Frugal Food Allergy Living: Shop Grocery Ads

I am so excited about a new series commencing today on “Frugal Food Allergy Living.” Over the next couple of months, Tuesday’s post will be a discussion on the important topic of staying on a budget when living with food allergies.  You will also find the graphic below on the sidebar for quick reference to all of the posts in this series.  I encourage you to forward this series on to your family and friends as it will be helpful to food allergy sufferers, and non-sufferers, alike.

Frugal Food Allergy Living

Many weeks ago, I asked the question of whether it is possible to be frugal and have food allergies? When faced with the reality of “specialty” foods, how can you possibly stick to a strict budget?  Today is the start of a series breaking down the brief list of how you can begin and stick to a food allergy budget.  Of course, none of these suggestions are specific to food allergy shoppers.  They are great tips for everyone to follow.  However, if you find that you are having a hard time keeping a budget as you incorporate food allergies into your life, these suggestions are a great place to start.

On the initial list of how to have food allergies and a budget was “Shop the Grocery Ads.”

As soon as the week’s ads come out, take 15 minutes to find the best deals.  Circle each item or write it down and indicate if you have a coupon for it.  Try to minimize buying non-sale items.

Where to Shop the Grocery Ads:

  • Many cities deliver paper copies of the grocery ads at the end of each week for the upcoming week’s sales.  If this is not the case where you live, almost all grocery stores have websites where they publish their ads the first day the sales start.
  • In many cases, you can do a google search, such as “Meijer grocery ad June 12” and come up with a number of websites or coupon blogs that have the deals listed for you.  You will find a variety of features on these blogs, including customized printable grocery list, coupon match-ups, and more.  Some blogs that I suggest are Money Saving Mom, Southern Savers, Faithful Provisions, and Happy Homemaker Cindy (note: some of these sites are region-specific).
  • The best deal on certain products may not be in a store at all.  I have heard from a number of people that Amazon has some good deals (they rotate) on allergy-friendly foods, especially if you use the “subscribe & save” feature.  I have not personally bought allergy foods from amazon as I have always found better deals at my local stores, but it may be a good choice for people with few local store options.
  • Along with Amazon, there are many other online stores that sell organic or allergy-friendly foods.  Saving Naturally is a great source for the best deals on a variety of these type of stores, including the Amazon deals.

How to Shop the Grocery Ads:

  1. Once you have located the grocery ads (either paper copy or online source), start scouring the ads for products that you use or buy frequently.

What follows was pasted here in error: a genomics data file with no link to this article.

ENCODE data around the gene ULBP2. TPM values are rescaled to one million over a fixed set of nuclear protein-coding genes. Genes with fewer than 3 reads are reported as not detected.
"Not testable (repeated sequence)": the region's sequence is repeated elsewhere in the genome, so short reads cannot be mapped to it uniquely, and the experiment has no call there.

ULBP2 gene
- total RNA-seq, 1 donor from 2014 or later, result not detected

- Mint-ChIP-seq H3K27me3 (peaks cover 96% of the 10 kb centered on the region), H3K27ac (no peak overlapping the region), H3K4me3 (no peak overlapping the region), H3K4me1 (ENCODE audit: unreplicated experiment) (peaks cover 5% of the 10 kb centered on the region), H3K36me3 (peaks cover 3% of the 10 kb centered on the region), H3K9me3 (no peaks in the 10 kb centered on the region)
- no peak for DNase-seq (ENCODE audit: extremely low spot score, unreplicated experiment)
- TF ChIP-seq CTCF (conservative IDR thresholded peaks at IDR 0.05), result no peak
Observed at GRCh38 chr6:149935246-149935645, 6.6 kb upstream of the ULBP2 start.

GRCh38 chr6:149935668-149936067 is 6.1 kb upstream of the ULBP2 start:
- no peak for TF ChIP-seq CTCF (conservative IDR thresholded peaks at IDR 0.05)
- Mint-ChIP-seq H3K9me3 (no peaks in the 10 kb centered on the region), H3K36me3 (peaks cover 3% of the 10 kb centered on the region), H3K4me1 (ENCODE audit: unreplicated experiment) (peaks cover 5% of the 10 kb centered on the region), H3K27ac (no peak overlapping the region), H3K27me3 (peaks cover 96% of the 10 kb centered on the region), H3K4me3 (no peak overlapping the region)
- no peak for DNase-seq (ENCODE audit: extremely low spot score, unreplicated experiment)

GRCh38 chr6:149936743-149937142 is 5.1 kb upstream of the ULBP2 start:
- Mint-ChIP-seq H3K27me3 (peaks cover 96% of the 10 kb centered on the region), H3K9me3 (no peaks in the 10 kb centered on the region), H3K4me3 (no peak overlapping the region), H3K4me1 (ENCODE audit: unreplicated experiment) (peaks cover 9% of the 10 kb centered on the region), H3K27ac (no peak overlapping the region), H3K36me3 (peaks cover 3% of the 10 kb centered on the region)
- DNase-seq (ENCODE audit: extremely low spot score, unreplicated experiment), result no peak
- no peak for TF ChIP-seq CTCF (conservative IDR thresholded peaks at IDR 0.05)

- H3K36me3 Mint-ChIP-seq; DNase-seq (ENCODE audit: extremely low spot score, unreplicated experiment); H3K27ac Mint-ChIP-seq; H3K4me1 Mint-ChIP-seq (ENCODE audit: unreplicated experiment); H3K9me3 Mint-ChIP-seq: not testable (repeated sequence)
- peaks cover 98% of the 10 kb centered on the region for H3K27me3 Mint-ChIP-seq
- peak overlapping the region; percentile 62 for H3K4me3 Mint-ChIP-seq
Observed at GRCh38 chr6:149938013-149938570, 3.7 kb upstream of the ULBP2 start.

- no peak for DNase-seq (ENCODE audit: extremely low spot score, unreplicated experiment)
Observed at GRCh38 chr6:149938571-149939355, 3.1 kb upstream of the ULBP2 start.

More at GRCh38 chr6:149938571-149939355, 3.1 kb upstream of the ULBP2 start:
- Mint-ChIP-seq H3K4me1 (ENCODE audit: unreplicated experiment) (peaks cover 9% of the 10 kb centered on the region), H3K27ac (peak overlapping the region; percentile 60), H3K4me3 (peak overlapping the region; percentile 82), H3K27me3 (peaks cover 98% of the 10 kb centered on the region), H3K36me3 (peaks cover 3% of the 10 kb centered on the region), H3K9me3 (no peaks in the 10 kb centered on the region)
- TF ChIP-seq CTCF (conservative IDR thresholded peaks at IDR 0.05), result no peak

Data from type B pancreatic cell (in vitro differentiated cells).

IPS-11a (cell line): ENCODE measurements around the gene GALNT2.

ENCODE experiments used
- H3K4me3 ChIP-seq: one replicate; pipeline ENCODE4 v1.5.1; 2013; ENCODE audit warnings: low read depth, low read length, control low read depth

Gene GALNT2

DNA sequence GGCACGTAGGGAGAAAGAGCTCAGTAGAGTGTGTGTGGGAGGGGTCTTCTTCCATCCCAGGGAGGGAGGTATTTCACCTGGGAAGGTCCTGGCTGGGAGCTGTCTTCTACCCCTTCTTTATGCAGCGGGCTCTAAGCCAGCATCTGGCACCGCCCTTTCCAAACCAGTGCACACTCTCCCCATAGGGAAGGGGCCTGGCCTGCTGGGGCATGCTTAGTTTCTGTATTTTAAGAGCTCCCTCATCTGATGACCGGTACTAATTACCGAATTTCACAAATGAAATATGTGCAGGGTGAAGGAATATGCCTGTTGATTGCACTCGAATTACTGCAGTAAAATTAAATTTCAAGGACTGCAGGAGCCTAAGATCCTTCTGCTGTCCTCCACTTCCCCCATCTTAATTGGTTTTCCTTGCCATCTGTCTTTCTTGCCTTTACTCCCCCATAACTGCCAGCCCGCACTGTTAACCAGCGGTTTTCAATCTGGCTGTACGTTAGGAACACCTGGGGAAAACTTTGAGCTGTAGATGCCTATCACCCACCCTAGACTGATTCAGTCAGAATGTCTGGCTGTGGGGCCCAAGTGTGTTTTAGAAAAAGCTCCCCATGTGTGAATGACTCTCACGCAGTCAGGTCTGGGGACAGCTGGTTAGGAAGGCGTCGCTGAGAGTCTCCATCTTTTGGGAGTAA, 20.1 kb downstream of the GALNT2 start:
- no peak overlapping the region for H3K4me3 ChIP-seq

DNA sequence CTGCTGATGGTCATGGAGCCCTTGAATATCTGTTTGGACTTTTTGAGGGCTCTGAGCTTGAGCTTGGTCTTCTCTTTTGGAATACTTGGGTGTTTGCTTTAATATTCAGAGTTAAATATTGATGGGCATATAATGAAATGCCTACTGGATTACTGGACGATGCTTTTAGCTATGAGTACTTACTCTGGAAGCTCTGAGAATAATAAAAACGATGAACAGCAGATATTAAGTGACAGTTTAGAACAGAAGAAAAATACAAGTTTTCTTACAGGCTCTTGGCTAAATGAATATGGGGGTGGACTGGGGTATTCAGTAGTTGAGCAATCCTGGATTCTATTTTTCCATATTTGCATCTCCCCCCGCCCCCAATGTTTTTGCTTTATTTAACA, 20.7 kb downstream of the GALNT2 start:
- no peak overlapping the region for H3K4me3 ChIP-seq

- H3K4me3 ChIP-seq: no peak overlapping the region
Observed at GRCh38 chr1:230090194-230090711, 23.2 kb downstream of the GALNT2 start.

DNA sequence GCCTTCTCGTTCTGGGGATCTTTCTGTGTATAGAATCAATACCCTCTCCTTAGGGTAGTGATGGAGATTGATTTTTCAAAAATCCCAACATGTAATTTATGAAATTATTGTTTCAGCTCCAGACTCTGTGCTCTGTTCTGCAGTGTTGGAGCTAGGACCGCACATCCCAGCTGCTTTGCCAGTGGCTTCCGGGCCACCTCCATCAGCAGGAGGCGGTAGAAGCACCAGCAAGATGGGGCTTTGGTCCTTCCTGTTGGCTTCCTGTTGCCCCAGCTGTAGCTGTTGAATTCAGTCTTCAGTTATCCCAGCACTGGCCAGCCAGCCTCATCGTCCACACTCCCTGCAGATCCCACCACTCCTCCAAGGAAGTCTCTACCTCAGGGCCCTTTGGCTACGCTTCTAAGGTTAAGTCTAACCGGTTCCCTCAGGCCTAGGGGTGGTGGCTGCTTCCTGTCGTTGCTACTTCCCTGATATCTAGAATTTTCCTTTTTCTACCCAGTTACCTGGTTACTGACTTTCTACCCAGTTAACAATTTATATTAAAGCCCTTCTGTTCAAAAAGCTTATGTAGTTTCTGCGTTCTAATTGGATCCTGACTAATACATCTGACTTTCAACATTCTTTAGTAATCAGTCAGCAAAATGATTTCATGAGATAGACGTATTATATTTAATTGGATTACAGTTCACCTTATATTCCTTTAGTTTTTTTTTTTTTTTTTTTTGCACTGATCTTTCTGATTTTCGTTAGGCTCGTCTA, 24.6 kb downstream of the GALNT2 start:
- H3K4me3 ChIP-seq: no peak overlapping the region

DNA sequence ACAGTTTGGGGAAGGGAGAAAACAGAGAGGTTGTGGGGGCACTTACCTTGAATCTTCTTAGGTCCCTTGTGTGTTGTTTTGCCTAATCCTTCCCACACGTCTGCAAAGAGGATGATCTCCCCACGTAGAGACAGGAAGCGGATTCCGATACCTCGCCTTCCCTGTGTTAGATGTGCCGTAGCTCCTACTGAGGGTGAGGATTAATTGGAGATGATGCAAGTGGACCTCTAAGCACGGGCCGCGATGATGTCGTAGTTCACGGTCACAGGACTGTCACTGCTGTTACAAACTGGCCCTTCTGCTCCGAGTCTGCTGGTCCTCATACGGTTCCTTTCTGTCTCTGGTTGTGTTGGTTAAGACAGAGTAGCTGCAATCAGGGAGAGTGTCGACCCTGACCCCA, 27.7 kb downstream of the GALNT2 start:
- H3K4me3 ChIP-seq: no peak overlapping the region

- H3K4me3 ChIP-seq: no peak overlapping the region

2. Circle the items that are a good price and indicate how many of that item you will purchase.*
  3. Look through your stash of coupons (we will discuss coupons next week) and match-up what you have with what items you have circled.  If using an online coupon source, print out any available coupons that match your selections.
  4. Organize your coupons according to number, type and store.  This really helps with the amount of time you spend in the store, especially if you are fortunate to have kids in tow.
  5. In some cases, there might be a coupon code available for online stores.  Do searches for these codes as you might be able to get a percentage off your total or free shipping.

Learning to Shop the Grocery Ads:

  • After repeat exposure to the grocery ads over time, you will start to see a cycle.  Every few months, stores cycle through their product deals.  If you find a good deal on a particular item, try to stock up on it until the next cycle.
  • You will also start noticing what really is a good sale and what can wait for a better price.*
  • If comparing between multiple stores, you may see deals rotate on opposite weeks as they compete for your business.
  • Once you begin your shopping, it is very important that you stick to your list and the grocery ads.  This is the only way you will stay on your budget, especially if you’re “prone to wander.”

Have I missed anything from you seasoned food allergy budget shoppers?

Up next week: Frugal Food Allergy Living: Use Coupons

*Note: Grocery prices are on the rise, so a current price may or may not be the best you are going to get.  It’s the risk you take in buying now or waiting.  If it appears to be the rock-bottom price, see if your budget will allow you to stock up.

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2 Responses to Frugal Food Allergy Living: Shop Grocery Ads

  1. Sandy Toes says:

    Every time I read or see someone with coupons…I think I need to do that!!!
    sandy toe

    • Cook says:

      Sandy Toes,

      It can really be quite easy and you’d be amazed at the amount of money you can save and accumulate over time. Because we have to deal with the food allergies, we don’t save as much as other couponers, but I am happy to get what I can. For example, if I can save about $10/week with coupons, that’s over $500 a year that I can easily keep in my pocket. You can start out slow and work you’re way up to get to a comfortable coupon-using state. You don’t have to become an “extreme couponer.”

      Come back next week when the “Frugal Food Allergy Living” post is about using coupons.


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